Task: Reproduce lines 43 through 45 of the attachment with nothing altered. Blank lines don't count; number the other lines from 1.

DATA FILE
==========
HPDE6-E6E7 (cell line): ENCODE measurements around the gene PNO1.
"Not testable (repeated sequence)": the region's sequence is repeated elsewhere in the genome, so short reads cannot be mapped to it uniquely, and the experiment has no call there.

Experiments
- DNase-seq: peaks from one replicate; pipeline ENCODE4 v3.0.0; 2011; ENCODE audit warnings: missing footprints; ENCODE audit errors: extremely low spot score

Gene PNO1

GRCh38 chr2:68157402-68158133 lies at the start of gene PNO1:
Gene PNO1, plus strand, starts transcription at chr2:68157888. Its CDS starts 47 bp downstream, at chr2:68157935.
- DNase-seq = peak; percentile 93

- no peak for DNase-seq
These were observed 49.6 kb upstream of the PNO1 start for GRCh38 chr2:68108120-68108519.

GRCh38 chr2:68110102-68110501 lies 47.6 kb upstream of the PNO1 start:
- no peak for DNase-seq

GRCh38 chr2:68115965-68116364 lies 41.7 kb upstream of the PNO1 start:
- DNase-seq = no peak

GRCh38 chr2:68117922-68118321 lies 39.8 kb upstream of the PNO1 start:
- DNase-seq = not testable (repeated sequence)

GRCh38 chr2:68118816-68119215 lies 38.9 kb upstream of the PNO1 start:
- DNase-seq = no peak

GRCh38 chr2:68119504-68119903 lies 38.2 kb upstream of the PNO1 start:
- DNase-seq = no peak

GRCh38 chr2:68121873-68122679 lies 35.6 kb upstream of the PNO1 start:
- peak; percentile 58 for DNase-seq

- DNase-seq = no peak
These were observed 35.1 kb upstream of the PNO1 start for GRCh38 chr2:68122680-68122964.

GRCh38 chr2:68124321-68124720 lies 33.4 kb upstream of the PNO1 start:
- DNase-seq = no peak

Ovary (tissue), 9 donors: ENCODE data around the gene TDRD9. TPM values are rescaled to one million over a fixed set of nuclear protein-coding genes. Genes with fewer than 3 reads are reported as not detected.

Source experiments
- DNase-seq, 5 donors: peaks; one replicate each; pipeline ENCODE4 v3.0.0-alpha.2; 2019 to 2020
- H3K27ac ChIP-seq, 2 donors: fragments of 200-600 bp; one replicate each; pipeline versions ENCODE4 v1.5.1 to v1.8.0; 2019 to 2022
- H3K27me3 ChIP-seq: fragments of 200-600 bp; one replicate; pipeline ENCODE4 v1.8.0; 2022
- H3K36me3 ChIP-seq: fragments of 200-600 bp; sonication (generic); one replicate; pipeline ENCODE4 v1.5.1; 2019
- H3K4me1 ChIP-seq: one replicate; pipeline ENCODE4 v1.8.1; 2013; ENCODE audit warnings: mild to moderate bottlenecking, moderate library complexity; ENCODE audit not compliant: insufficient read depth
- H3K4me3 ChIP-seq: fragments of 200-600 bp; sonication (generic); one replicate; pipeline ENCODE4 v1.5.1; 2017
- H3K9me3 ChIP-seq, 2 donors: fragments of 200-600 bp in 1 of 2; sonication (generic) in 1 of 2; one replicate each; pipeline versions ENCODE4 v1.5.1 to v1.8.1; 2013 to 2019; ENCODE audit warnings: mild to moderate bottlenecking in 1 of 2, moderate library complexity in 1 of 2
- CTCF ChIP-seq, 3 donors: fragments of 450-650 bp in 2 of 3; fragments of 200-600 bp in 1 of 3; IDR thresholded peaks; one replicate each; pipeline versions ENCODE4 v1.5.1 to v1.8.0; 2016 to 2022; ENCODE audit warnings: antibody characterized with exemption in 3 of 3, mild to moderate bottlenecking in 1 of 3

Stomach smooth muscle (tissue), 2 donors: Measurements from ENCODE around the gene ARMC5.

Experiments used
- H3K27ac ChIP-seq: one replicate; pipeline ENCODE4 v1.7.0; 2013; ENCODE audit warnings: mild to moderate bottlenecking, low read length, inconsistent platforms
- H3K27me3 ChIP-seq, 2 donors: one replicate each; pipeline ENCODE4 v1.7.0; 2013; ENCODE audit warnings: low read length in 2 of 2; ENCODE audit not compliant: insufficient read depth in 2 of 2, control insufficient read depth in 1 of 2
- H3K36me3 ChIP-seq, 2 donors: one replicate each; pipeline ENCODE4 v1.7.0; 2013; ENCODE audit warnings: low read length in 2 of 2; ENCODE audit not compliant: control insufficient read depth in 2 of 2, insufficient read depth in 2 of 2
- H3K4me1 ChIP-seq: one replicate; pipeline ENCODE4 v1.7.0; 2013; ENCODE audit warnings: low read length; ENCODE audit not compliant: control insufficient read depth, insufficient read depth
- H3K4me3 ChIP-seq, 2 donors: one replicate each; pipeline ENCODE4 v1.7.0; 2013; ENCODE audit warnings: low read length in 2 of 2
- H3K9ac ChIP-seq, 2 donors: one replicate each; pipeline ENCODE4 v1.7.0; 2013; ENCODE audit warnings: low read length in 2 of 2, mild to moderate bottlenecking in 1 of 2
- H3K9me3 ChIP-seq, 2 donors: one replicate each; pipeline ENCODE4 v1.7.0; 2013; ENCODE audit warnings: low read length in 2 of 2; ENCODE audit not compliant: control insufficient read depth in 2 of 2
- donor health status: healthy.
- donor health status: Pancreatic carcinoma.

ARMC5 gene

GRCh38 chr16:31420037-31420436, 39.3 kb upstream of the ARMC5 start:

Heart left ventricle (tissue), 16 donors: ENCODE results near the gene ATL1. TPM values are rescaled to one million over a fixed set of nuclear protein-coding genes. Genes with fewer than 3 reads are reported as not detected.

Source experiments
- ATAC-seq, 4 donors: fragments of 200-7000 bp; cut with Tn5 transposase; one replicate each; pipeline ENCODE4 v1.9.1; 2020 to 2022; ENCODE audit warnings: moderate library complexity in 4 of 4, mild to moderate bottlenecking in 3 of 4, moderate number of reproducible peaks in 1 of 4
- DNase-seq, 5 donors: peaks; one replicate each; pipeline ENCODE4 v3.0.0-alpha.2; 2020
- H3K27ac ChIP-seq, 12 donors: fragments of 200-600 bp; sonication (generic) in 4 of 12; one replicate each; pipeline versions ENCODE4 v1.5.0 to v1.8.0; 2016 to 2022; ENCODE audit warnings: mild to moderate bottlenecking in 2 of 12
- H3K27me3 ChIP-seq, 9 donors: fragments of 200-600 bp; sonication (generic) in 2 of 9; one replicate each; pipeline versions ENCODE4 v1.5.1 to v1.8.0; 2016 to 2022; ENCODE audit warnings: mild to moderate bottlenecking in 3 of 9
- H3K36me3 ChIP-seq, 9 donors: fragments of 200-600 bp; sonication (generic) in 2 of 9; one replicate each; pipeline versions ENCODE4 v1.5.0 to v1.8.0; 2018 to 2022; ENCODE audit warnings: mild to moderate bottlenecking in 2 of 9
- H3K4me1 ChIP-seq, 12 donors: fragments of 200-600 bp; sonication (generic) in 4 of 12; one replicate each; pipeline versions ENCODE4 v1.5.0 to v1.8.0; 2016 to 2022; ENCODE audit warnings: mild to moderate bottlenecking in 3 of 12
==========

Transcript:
- H3K4me3 ChIP-seq, 2 donors: one replicate each; pipeline ENCODE4 v1.7.0; 2013; ENCODE audit warnings: low read length in 2 of 2
- H3K9ac ChIP-seq, 2 donors: one replicate each; pipeline ENCODE4 v1.7.0; 2013; ENCODE audit warnings: low read length in 2 of 2, mild to moderate bottlenecking in 1 of 2
- H3K9me3 ChIP-seq, 2 donors: one replicate each; pipeline ENCODE4 v1.7.0; 2013; ENCODE audit warnings: low read length in 2 of 2; ENCODE audit not compliant: control insufficient read depth in 2 of 2